Anyway, DH had the brilliant idea today of asking our day care provider not to let DS nap during the day, in hopes that it would make him go to sleep earlier at night. This led to the day care director calling me at work to discuss what we should be doing to help DS sleep better at night. She said that he has been disruptive during quiet time at day care--he doesn't even nap there always, and he tends to keep others up--and he has become disobedient in general. She said it was clearly a control issue for him and we need to fix it now before he is 13 and out of control. 


She recommends a chart to document his bedtime routine, with stickers if he behaves/stays in bed. She says he should be in bed by 7:30 every night and we should say good night and walk away and not go back in until at least 20 minutes have passed. I said that there is not a chance that he would stay in bed, and she said to make sure the room is safe/there is nothing dangerous he can get into and then lock the door from the outside. After 20 minutes, check on him--put him back in bed, if necessary--but don't say a word to him and then leave for another 20 minutes. She recommended that I read "Solving Your Child's Sleep Problems" and told me about a local group I could call for advice, which she said was "like Nanny 911." She said I would see results within 2 weeks, but then it would get worse again before getting better and said, laughing, that some parents buy ear plugs during this time.


I don't know what to do. I agree that there is a problem. I agree with some of what she said: "Children need boundaries," and "Routine is important" (I agree with this in principle, but it has never seemed to work for our family). But I feel like her suggestions are overall not very respectful. Furthermore, most of it would never work for out family because of how we are currently set up. But I didn't know before today that he was having behaviour problems at day care due to our inability to reinforce boundaries at home. I know now that I need to do something, but what?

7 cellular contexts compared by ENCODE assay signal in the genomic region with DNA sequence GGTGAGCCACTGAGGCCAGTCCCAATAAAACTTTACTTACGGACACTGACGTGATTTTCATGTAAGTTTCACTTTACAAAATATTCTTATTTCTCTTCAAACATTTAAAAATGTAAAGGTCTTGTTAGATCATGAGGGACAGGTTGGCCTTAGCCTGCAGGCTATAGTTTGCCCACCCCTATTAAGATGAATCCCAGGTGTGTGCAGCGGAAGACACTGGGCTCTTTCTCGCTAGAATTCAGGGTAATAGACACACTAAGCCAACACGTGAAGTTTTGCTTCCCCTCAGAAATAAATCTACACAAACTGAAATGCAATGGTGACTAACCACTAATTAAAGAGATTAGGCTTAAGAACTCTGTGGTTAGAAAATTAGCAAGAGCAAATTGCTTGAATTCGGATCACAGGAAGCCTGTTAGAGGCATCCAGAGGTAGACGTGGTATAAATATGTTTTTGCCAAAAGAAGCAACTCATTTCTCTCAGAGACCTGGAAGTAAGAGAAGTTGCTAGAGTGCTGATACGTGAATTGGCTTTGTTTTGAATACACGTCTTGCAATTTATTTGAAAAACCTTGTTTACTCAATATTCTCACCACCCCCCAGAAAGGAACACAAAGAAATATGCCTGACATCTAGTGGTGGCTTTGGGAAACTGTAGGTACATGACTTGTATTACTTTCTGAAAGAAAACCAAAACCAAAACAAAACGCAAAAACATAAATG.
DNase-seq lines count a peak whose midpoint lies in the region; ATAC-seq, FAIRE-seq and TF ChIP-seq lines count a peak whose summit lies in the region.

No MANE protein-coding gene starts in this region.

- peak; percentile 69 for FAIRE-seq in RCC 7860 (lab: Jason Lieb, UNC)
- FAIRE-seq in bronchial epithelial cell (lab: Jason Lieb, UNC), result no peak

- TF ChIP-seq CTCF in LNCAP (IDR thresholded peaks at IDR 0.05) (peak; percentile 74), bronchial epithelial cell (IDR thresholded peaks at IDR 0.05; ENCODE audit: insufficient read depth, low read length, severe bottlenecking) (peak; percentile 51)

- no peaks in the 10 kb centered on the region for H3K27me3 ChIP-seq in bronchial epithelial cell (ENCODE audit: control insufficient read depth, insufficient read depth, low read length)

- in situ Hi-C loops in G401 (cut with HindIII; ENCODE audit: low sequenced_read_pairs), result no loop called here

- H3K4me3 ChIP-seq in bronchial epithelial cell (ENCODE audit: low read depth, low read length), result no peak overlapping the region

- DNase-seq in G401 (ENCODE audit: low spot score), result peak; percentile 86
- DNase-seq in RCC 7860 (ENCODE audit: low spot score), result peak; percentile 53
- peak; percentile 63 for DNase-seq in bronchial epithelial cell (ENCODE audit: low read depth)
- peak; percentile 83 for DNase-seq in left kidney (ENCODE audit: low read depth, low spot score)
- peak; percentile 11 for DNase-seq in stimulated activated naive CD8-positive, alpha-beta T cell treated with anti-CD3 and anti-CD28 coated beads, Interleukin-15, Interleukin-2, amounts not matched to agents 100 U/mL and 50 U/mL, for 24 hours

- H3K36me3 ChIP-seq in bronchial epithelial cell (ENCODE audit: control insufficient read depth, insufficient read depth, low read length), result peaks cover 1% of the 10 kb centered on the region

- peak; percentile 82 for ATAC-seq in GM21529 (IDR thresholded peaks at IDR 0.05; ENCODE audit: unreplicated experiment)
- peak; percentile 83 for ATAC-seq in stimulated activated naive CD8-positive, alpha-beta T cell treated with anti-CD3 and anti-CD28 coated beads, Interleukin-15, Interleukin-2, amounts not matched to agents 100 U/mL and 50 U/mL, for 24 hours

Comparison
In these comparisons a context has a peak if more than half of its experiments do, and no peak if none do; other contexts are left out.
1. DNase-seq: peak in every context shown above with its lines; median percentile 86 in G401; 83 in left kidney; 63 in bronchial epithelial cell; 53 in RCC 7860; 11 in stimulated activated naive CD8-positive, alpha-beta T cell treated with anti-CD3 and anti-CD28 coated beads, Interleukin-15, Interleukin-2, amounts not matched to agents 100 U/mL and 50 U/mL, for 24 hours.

I just wanted to offer some ideas because we have had difficult to bed town children, and in fact 10 pm is still a 'normal' bed time here. The youngers also don't get up until 9am though - kids need their sleep.

I would try some melatonin 500mcg.

This is the routine I did:

Snack (toast and chamomile tea works great)


Quiet hour (a childs book on tape, or Indigo's meditations for kids is great for them)

and melatonin. (Fredmeyers sells a peppermint flavored one that all of my kids adore)

Child tucked in about 30 minutes later...read a story, nurse, etc.


Each night set the routine 10 minutes earlier until it is where you want it. Eventually halve the melatonin and see if it helps still.


The only time there was ever tears during a bed time routine was when the children were jumping on the bed and refusing to lie down. We remedied it with a baby gate and me leaving the room.They were 18-32 months old. After the fourth night when I said it was time to lie down and read a story together, they did it.

post #48 of 75
I think you should talk to his doctor, rule out any physical problems that could be causing his inability to fall asleep. A chiropractor, one that practices Nutrition Response Testing (finds nutritional defiencies that cause problems in the body) will be a great help to you. If his parasympathic (breaks of the body) nervous system is out of balance, it makes nearly impossible to fall asleep. Acupuncture may be a great help to you.
For my DD, putting her to bed later, 11pm, gives her the best sleep. Maybe a later bed time is what your son needs. Sure it would be nice if she went to bed earlier but that's not what works for her. Quality sleep is better than the time she goes down.